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For those in peril...

PUBLISHED: 12:12 22 August 2008 | UPDATED: 21:07 05 July 2010

THE Port of Lowestoft Research Society has announced the release of the latest in its series of books documenting the history of our gallant saviours of the sea.

THE Port of Lowestoft Research Society has announced the release of the latest in its series of books documenting the history of our gallant saviours of the sea.

The Story of Lowestoft Lifeboats Part Three: 1924-1968 has been written by Stuart Jones.

Parts one and two were published in 1974 and 1996, and the new instalment tells the story of the boats during the stewardships of Albert Spurgeon and Harry Burgess.

It begins in June 1924 with the retirement of coxswain John Swan. He had retired after 50 years with the crew, and after a ballot of the members Mr Spurgeon was chosen to take over the role.

He had been a crew member since 1902 and went on to serve for

a total of 45 years. His dramatic rescues from the Lily of Devon in 1927 and from minesweeper

106 in 1943 are detailed, alongside numerous other achievements.

In all, the boat was launched 163 times under his command, saving 183 lives and earning Mr Spurgeon a RNLI silver medal and two bronze ones. He also had the distinction of taking on the first woman crew member when, in 1946, Mrs Gooch, from Leicester, responded to a call for volunteers.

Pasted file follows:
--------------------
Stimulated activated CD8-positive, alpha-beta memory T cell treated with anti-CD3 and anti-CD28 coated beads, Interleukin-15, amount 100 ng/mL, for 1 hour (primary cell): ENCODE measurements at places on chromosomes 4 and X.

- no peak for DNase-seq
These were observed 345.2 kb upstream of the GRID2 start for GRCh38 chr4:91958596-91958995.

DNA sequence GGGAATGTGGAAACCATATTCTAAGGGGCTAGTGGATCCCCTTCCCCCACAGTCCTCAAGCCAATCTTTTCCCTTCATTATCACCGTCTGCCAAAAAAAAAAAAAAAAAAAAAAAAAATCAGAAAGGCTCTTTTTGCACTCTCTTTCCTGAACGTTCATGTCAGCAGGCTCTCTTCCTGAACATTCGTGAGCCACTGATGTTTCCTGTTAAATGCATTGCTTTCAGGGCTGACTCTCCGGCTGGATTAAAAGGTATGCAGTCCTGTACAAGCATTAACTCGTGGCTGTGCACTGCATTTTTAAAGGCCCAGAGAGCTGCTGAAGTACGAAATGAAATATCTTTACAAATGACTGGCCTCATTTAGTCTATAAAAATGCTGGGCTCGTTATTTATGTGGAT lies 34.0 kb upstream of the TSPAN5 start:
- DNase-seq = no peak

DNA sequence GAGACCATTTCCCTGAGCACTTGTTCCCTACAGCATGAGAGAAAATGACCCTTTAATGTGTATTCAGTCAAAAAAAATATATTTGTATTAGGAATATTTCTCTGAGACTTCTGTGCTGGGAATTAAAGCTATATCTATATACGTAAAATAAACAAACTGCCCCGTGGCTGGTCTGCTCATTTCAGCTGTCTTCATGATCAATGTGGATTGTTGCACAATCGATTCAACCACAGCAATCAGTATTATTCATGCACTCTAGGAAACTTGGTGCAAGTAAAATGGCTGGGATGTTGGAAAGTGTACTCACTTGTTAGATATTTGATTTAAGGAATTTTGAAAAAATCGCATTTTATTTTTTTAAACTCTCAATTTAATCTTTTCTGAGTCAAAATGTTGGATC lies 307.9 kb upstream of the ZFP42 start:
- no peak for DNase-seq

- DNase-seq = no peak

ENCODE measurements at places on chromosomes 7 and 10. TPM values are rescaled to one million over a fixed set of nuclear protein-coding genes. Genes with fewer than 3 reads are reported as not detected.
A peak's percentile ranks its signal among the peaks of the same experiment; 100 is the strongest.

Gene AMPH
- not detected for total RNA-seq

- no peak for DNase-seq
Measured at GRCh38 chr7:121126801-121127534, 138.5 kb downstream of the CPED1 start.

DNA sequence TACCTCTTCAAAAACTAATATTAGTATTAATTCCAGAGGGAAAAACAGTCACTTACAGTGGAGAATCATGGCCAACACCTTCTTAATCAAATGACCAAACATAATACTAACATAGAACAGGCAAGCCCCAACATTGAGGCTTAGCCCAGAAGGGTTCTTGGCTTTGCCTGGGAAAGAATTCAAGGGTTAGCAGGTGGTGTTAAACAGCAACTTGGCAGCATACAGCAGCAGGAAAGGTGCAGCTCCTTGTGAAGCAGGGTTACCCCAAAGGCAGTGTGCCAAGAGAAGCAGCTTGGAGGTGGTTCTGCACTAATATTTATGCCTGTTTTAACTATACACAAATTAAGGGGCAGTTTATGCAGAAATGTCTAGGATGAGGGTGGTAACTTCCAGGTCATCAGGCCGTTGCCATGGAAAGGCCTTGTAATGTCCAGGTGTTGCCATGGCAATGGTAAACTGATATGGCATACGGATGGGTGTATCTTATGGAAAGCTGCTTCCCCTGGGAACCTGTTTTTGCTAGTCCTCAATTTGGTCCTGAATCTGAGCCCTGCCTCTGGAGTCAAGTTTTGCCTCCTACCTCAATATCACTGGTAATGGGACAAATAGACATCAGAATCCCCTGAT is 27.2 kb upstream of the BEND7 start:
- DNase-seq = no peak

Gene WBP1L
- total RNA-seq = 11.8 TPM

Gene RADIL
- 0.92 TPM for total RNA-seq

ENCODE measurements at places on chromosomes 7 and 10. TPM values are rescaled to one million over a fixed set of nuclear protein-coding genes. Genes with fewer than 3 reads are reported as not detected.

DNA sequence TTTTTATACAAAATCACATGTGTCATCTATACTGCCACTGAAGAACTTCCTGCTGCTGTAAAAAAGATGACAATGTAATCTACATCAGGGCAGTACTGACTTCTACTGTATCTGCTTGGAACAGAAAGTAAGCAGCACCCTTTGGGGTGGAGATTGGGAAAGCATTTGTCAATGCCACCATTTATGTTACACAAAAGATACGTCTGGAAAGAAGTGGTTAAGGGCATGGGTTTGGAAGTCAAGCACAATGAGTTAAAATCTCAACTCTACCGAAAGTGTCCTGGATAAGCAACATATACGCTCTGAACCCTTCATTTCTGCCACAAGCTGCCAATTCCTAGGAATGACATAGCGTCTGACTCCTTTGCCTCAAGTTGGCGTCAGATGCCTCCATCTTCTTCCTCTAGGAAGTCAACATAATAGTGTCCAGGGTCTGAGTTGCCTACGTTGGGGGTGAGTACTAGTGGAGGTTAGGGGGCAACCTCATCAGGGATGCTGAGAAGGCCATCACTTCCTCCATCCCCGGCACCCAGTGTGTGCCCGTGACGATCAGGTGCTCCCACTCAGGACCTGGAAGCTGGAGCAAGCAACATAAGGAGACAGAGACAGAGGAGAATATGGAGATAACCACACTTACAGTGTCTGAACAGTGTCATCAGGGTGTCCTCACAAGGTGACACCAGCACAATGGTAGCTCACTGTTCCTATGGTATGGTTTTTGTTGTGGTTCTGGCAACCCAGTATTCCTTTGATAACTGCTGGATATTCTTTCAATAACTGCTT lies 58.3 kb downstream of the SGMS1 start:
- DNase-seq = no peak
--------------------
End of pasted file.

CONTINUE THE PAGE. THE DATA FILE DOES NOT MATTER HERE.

The book also documents the story of coxswain Harry Burgess. He was appointed on October 1, 1947, when at the age of 37 he became the youngest coxswain on the east coast.

The book tells how Mr Burgess was a model of reticence and self-effacement. And, while he did not receive any RNLI medals, his 36 years of service, more than 21 of them as coxswain, saw him save many lives. His service would, unfortunately, be marred by his resignation in 1968.

At 12.18pm on December 15, the vessel Frederick Edward Crick was launched to help a boat that had got into difficulties.

A force seven south-easterly wind prevented the lifeboat crew getting any closer than 50 yards to the capsized crew, and after more than one-and-a-half hours of attempted rescue by police, helicopter crews, RAF personnel, firemen, frogmen and shore helpers, the two-man crew were both lost.

Criticism was levelled at the crew for not getting closer, and, wounded by this, Mr Burgess resigned together with second coxswain Billy Thorpe, bowman Jack Rose and Billy Capps-Jenner. They had served more than 89 years between them and were all awarded certificates to honour this, but they would not return to the lifeboat again.

The event and numerous other rescues are all recounted in the book, together with anecdotes, pictures and descriptions of the boats involved.

“Without the meticulous notes left by our late chairman, Jack Mitchley, the task would have been immeas-urably more difficult,” said Mr Jones, who also consulted many other sources, including Mr Spurgeon's log books, as part of his research for the book.

The Story of Lowestoft Lifeboats Part Three: 1924-1968 costs £6 and is available from bookshops.


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